HIV-positive convict Nushawn Williams has served his sentence, but he lost his appeal to be released from civil confinement, reports the Buffalo News.
In 1997, Williams became the national face of criminal HIV transmission. As POZ reported in its August 2000 cover story, “The Miseducation of Nushawn Williams,” out of 28 of his known sexual partners in Chautauqua County, New York, 13 women tested positive, several after Williams was told he was living with the virus. In the ensuing trial, Williams was convicted. He has since served his 12-year sentence but has not been released from confinement.
According to the Buffalo News, under the Sex Offender Management and Treatment Act, adult sexual offenders deemed likely to commit sex crimes again can be held in a treatment facility.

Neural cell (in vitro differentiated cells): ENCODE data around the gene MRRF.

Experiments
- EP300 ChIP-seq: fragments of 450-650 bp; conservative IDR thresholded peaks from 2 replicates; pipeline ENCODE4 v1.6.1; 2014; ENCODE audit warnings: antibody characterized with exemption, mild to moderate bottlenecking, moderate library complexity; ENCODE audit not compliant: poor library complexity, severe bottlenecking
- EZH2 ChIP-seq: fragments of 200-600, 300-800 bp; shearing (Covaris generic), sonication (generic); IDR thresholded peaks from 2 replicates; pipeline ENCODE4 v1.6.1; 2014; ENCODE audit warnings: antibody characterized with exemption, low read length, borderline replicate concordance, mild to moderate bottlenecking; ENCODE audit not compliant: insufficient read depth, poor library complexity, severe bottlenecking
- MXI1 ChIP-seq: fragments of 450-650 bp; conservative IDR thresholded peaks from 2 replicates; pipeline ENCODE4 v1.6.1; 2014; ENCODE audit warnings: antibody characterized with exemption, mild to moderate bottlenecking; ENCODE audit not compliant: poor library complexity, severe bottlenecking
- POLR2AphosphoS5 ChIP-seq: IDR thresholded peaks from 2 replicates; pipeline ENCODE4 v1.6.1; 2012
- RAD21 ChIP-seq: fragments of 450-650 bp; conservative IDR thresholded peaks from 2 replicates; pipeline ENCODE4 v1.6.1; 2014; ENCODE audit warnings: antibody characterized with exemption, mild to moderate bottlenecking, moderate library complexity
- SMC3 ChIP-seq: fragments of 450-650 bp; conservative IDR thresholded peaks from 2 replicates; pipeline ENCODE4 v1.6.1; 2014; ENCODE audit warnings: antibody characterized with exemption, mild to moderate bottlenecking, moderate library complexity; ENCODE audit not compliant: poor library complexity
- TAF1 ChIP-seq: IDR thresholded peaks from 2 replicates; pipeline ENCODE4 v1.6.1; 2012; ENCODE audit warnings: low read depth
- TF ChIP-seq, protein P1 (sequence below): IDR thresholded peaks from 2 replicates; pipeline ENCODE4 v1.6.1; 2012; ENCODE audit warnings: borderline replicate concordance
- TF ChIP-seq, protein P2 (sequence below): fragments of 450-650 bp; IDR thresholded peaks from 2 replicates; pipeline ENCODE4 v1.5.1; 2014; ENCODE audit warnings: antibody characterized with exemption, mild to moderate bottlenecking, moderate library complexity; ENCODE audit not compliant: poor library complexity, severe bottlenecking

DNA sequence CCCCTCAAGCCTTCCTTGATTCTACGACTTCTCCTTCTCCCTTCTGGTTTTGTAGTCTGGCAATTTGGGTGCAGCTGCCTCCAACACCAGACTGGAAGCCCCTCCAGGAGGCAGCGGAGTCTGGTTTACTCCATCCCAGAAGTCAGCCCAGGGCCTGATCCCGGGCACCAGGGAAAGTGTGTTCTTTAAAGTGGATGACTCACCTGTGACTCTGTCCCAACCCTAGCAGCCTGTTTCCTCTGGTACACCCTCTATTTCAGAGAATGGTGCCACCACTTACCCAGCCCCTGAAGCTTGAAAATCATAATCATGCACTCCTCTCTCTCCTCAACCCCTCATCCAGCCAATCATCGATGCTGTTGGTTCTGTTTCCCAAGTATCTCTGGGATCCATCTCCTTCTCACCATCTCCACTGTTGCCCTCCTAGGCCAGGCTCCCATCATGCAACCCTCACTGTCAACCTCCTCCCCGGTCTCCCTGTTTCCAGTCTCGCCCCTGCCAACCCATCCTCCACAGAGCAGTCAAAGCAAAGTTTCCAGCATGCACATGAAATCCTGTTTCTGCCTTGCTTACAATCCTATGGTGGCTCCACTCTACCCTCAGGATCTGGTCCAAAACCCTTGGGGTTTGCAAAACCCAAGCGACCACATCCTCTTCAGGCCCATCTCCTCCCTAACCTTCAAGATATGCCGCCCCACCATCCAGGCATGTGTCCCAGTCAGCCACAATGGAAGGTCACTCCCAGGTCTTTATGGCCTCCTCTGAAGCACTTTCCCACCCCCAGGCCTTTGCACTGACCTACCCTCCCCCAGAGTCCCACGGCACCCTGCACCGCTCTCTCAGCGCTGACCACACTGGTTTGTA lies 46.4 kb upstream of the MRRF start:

In 2010, Williams was placed in civil confinement after a State Supreme Court panel agreed he suffered a “mental abnormality” and was dangerous to the public. His challenge to the confinement in 2013 was denied, and last week the appellate judges affirmed the denial.
Williams, now 38 and going by the name Shyteek Johnson, has no release date and could be held indefinitely.
For more about this case, read the 1998 Harper’s Magazine article “The Secret Sharer: Sex, Race and Denial in an American Small Town,” by JoAnn Wypijewski (the entire issue costs $6.99 to download). Advocates fighting HIV criminalization continue to praise the article for its nuanced understanding of the complicated issue.